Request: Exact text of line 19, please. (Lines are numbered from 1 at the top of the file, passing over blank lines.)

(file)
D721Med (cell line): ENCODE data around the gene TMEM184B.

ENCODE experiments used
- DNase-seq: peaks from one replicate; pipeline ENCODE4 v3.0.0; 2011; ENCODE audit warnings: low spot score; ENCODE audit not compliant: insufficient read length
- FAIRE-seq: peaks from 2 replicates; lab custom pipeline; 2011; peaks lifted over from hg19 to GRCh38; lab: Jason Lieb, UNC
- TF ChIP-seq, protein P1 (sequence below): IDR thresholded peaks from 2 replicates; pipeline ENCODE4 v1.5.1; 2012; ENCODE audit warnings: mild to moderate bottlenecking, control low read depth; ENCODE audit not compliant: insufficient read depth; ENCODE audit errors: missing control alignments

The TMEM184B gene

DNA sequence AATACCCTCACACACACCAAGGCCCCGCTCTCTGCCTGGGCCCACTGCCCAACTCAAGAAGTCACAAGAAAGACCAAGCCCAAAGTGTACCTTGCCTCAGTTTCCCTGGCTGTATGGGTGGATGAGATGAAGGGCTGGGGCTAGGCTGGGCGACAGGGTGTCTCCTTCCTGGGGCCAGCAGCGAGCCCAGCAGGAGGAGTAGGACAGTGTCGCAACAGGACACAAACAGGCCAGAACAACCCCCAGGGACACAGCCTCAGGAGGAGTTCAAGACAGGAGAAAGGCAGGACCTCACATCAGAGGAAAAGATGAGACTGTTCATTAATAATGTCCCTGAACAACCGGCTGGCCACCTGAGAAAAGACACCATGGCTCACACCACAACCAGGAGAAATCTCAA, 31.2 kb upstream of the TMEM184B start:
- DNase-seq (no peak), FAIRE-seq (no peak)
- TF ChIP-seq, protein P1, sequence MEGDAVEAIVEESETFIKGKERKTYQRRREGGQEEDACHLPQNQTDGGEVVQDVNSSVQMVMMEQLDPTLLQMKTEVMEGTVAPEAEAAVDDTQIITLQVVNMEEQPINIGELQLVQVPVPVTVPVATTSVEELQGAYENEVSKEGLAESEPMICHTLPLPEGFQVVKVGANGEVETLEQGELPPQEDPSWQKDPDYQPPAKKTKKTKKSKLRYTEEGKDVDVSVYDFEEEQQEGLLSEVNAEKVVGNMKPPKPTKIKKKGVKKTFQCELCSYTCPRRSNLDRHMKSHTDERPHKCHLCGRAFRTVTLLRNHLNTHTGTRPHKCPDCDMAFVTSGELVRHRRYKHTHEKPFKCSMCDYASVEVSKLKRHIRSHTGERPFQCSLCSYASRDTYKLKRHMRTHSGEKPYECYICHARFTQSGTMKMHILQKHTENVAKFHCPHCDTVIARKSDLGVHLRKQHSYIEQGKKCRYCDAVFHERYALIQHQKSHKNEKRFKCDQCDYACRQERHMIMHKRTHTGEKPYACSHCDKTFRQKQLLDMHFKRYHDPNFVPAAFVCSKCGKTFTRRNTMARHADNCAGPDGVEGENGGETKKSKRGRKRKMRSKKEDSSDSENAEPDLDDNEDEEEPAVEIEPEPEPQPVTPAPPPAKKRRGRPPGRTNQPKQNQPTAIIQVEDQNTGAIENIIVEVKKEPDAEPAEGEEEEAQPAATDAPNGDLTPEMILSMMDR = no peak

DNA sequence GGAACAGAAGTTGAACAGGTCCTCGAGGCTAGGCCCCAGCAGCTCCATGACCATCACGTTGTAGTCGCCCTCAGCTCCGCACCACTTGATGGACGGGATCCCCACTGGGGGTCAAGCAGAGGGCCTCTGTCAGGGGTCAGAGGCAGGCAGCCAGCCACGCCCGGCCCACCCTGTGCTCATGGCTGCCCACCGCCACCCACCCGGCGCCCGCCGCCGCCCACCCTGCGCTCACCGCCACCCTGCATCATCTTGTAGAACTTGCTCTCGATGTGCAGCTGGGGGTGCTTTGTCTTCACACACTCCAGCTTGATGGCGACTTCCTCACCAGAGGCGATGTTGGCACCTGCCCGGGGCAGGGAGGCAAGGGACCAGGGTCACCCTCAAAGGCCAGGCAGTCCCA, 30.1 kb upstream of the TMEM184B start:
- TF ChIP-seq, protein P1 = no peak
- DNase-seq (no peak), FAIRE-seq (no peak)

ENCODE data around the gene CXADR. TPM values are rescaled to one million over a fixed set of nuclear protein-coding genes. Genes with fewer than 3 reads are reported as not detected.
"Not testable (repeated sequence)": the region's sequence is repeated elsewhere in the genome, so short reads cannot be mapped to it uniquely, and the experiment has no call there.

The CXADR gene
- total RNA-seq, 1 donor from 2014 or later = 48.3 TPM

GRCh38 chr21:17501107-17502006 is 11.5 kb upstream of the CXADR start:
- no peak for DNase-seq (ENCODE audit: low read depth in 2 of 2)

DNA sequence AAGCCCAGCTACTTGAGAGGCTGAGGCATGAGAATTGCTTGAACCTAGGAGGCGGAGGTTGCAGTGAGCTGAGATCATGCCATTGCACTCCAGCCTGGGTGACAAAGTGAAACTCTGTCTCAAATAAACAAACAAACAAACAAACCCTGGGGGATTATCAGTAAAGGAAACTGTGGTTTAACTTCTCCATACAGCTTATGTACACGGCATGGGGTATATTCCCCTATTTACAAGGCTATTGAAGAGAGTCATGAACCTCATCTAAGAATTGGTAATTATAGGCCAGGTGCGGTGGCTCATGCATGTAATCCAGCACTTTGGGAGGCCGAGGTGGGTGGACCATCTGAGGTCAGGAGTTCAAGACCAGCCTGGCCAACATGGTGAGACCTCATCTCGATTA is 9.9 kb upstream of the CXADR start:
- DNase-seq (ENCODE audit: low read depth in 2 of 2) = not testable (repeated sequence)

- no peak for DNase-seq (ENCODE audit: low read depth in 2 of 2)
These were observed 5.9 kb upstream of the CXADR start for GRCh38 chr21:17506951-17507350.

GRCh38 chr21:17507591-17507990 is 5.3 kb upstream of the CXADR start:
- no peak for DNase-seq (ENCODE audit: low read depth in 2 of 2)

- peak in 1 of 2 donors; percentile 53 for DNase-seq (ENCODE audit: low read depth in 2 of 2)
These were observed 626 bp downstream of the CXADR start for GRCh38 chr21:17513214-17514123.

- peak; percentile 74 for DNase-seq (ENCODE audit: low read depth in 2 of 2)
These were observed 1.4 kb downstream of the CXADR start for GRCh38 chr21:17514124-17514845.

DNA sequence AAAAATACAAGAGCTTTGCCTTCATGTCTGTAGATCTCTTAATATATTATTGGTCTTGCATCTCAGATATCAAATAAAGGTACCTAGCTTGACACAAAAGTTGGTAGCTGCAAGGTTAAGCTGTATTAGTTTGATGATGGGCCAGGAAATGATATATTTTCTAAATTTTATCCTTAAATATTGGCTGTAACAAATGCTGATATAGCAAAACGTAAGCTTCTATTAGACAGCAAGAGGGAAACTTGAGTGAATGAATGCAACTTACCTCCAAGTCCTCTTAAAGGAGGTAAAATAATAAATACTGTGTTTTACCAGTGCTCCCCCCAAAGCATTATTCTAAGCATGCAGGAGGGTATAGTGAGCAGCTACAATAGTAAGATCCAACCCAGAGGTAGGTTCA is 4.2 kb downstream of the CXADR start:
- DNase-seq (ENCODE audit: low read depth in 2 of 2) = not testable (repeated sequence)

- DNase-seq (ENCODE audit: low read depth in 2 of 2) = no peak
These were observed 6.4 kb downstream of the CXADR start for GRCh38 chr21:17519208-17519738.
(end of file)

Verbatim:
DNA sequence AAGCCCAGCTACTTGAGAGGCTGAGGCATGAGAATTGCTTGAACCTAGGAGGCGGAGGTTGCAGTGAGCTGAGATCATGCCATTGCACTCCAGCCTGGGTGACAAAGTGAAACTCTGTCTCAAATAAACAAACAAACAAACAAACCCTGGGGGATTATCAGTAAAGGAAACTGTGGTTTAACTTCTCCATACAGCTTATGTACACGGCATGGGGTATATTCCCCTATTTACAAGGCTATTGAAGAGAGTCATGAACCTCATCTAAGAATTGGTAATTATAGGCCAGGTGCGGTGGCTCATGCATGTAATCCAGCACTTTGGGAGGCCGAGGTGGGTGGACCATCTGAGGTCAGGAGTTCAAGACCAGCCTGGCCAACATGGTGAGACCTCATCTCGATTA is 9.9 kb upstream of the CXADR start: